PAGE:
The World Anti-Doping Agency (WADA) has promised to publish a full report following an investigation into claims of a Russian drugs operation at the Sochi 2014 Winter Olympics.
The sporting world has been rocked after former laboratory head Grigory Rodchenkov alleged a state-run cover up of doping offences in The New York Times.
If proven, the legitimacy of Russia's home Games - where they topped the medals table - would be shattered.
According to The New York Times, at least 15 Russian medal winners from Sochi could have been involved in all, as well as dozens of others.
Whistleblower Vitaly Stepanov, a former employee of the Russian Anti-Doping Agency, had already claimed to American investigatory programme 60 Minutes that four gold medallists from the host nation were on steroids during the Games.
The International Olympic Committee (IOC) today promised "swift and decisive action" and asked WADA to initiate a "fully fledged investigation" into the allegations.
“WADA is fully committed to investigating these additional allegations that were exposed by 60 Minutes and The New York Times; and to publicly reporting its findings,” said WADA President Sir Craig Reedie.
“WADA has tackled this investigative work as a matter of priority for clean sport.
“Today, we are outlining our approach and what can be expected by stakeholders going forward.”
Mathieu Holz, WADA's invesigations manager, will head the inquiry.
The former Major of the French Gendarmerie will form a "multi-disciplinary team of experts" that will include leading independent scientists such as Professor Christiane Ayotte, director of the WADA-accredited laboratory in Montreal.
Holz will report to WADA's director general David Howman and the man who will soon replace him, current chief operating officer Olivier Niggli.
WADA will liaise with all its stakeholders, including International Federations, if any evidence indicates that a disciplinary process would need to be instigated within their respective jurisdiction.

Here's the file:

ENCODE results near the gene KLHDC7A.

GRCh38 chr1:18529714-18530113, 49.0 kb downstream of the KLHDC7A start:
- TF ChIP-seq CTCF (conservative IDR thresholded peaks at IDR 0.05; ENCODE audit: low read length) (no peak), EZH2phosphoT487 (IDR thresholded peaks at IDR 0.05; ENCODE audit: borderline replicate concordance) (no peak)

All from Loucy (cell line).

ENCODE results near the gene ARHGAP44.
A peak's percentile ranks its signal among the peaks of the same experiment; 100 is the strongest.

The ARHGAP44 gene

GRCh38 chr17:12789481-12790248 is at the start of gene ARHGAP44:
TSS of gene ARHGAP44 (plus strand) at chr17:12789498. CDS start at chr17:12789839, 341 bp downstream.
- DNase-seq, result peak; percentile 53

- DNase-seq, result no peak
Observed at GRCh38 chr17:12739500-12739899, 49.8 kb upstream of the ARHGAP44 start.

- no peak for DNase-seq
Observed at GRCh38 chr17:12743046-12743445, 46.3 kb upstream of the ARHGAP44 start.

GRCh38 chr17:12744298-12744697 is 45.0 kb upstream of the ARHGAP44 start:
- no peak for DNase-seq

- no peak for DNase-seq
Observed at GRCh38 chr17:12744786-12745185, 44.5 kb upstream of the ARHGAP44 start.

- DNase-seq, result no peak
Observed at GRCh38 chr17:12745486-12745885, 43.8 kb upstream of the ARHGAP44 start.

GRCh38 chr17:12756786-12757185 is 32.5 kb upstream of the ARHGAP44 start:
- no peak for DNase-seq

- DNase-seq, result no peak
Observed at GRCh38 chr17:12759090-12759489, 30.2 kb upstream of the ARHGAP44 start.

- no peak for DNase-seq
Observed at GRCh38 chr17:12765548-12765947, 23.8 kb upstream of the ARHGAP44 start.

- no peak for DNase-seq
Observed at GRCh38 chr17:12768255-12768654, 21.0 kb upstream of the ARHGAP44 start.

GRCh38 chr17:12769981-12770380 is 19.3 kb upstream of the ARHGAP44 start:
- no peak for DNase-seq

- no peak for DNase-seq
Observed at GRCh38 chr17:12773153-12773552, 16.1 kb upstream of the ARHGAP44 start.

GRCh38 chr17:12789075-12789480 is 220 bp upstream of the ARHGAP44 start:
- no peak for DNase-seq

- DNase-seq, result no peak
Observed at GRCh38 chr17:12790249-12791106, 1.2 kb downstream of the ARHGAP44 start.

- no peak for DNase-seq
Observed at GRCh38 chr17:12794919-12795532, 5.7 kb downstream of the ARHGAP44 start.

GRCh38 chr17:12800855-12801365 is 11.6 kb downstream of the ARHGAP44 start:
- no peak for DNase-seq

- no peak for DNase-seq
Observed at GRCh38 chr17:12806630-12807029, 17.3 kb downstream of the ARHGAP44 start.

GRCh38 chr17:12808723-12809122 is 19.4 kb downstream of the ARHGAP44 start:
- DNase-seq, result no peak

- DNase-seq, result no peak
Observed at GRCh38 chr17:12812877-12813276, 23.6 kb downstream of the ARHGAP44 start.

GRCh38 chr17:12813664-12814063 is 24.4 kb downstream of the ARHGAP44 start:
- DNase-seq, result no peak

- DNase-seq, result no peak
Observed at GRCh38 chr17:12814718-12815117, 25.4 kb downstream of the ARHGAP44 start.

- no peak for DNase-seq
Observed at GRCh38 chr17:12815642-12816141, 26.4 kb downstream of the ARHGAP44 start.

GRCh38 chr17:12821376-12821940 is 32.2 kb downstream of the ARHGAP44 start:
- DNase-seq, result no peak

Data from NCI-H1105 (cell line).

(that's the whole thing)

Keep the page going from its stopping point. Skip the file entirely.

The IOC had asked the Lausanne Anti-Doping Laboratory, where the Sochi samples are stored for ten years, to cooperate with WADA and the Russian Olympic Committee have also been instructed to provide their full assistance.
Richard Budgett, the IOC's Medical and Scientific Director, has been put at WADA's disposal.
Rodchenkov had claimed that the cheating in Sochi was so effective the operation ran like a "Swiss watch".
This included the development of a "three-drug cocktail" of banned steroids as well as a covert system to replace the urine of affected medal winners.
WADA has written to Rodchenkov - the former head of the Moscow laboratory discredited after the doping scandal in athletics - to request a meeting.
The Russian has fled to Los Angeles where he is working on a film with Bryan Fogel.
Holz has also asked Stepnaov for a copy of a 15-hour Skype conversation between him and Rodchenkov.
Stepanov had previously claimed he had tapes proving his allegations, but has yet to reply to WADA.
Russia has repeatedly denied all claims against them involving Sochi - and believes a witch-hunt is being mounted against them.
Legal action is being considered against Rodchenkov, according to Sports Minister Vitaly Mutko.
Although there is no current suggestion that the Sochi laboratory allegations extended to the Moscow laboratory, WADA will inquire as part of its investigation.